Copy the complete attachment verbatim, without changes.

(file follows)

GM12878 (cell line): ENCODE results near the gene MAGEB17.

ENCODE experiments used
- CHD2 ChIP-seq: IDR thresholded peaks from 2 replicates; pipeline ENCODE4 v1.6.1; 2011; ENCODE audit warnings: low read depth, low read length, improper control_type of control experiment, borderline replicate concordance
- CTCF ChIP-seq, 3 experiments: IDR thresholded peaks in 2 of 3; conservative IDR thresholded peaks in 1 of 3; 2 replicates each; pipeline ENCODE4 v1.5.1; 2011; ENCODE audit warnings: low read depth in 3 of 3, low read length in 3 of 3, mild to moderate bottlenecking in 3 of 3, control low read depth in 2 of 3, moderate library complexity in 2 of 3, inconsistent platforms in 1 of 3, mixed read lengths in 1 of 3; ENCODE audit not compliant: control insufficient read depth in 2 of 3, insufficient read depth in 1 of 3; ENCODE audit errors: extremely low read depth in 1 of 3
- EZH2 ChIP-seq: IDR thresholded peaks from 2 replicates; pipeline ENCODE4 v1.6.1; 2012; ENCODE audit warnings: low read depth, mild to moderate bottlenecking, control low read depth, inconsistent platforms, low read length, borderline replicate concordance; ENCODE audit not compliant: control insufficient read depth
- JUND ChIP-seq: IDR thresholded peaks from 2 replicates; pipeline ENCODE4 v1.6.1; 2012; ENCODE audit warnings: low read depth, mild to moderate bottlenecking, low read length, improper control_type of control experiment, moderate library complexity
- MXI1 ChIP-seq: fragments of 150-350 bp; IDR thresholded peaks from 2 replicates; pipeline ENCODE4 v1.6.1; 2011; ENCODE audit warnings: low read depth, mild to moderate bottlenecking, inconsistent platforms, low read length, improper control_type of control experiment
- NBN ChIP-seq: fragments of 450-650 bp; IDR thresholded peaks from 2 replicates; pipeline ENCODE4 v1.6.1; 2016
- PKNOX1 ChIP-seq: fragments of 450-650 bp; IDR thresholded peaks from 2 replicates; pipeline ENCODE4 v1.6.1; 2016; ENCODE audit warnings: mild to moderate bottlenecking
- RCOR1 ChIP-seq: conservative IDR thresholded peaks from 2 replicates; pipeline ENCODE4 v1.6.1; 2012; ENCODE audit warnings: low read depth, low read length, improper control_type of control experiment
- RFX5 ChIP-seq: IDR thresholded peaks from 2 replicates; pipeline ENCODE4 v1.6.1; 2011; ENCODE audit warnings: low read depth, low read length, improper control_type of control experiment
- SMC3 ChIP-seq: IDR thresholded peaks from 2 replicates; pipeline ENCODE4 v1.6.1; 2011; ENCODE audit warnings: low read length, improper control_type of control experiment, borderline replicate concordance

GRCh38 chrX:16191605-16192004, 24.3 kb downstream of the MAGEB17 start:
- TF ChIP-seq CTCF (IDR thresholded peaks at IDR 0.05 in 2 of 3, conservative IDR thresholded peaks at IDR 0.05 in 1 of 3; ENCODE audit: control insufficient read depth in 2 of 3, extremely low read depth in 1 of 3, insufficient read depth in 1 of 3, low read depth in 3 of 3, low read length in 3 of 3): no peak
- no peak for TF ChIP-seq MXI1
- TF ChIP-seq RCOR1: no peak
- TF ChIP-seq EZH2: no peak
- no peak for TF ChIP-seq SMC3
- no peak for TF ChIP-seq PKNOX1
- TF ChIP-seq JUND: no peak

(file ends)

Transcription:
GM12878 (cell line): ENCODE results near the gene MAGEB17.

ENCODE experiments used
- CHD2 ChIP-seq: IDR thresholded peaks from 2 replicates; pipeline ENCODE4 v1.6.1; 2011; ENCODE audit warnings: low read depth, low read length, improper control_type of control experiment, borderline replicate concordance
- CTCF ChIP-seq, 3 experiments: IDR thresholded peaks in 2 of 3; conservative IDR thresholded peaks in 1 of 3; 2 replicates each; pipeline ENCODE4 v1.5.1; 2011; ENCODE audit warnings: low read depth in 3 of 3, low read length in 3 of 3, mild to moderate bottlenecking in 3 of 3, control low read depth in 2 of 3, moderate library complexity in 2 of 3, inconsistent platforms in 1 of 3, mixed read lengths in 1 of 3; ENCODE audit not compliant: control insufficient read depth in 2 of 3, insufficient read depth in 1 of 3; ENCODE audit errors: extremely low read depth in 1 of 3
- EZH2 ChIP-seq: IDR thresholded peaks from 2 replicates; pipeline ENCODE4 v1.6.1; 2012; ENCODE audit warnings: low read depth, mild to moderate bottlenecking, control low read depth, inconsistent platforms, low read length, borderline replicate concordance; ENCODE audit not compliant: control insufficient read depth
- JUND ChIP-seq: IDR thresholded peaks from 2 replicates; pipeline ENCODE4 v1.6.1; 2012; ENCODE audit warnings: low read depth, mild to moderate bottlenecking, low read length, improper control_type of control experiment, moderate library complexity
- MXI1 ChIP-seq: fragments of 150-350 bp; IDR thresholded peaks from 2 replicates; pipeline ENCODE4 v1.6.1; 2011; ENCODE audit warnings: low read depth, mild to moderate bottlenecking, inconsistent platforms, low read length, improper control_type of control experiment
- NBN ChIP-seq: fragments of 450-650 bp; IDR thresholded peaks from 2 replicates; pipeline ENCODE4 v1.6.1; 2016
- PKNOX1 ChIP-seq: fragments of 450-650 bp; IDR thresholded peaks from 2 replicates; pipeline ENCODE4 v1.6.1; 2016; ENCODE audit warnings: mild to moderate bottlenecking
- RCOR1 ChIP-seq: conservative IDR thresholded peaks from 2 replicates; pipeline ENCODE4 v1.6.1; 2012; ENCODE audit warnings: low read depth, low read length, improper control_type of control experiment
- RFX5 ChIP-seq: IDR thresholded peaks from 2 replicates; pipeline ENCODE4 v1.6.1; 2011; ENCODE audit warnings: low read depth, low read length, improper control_type of control experiment
- SMC3 ChIP-seq: IDR thresholded peaks from 2 replicates; pipeline ENCODE4 v1.6.1; 2011; ENCODE audit warnings: low read length, improper control_type of control experiment, borderline replicate concordance

GRCh38 chrX:16191605-16192004, 24.3 kb downstream of the MAGEB17 start:
- TF ChIP-seq CTCF (IDR thresholded peaks at IDR 0.05 in 2 of 3, conservative IDR thresholded peaks at IDR 0.05 in 1 of 3; ENCODE audit: control insufficient read depth in 2 of 3, extremely low read depth in 1 of 3, insufficient read depth in 1 of 3, low read depth in 3 of 3, low read length in 3 of 3): no peak
- no peak for TF ChIP-seq MXI1
- TF ChIP-seq RCOR1: no peak
- TF ChIP-seq EZH2: no peak
- no peak for TF ChIP-seq SMC3
- no peak for TF ChIP-seq PKNOX1
- TF ChIP-seq JUND: no peak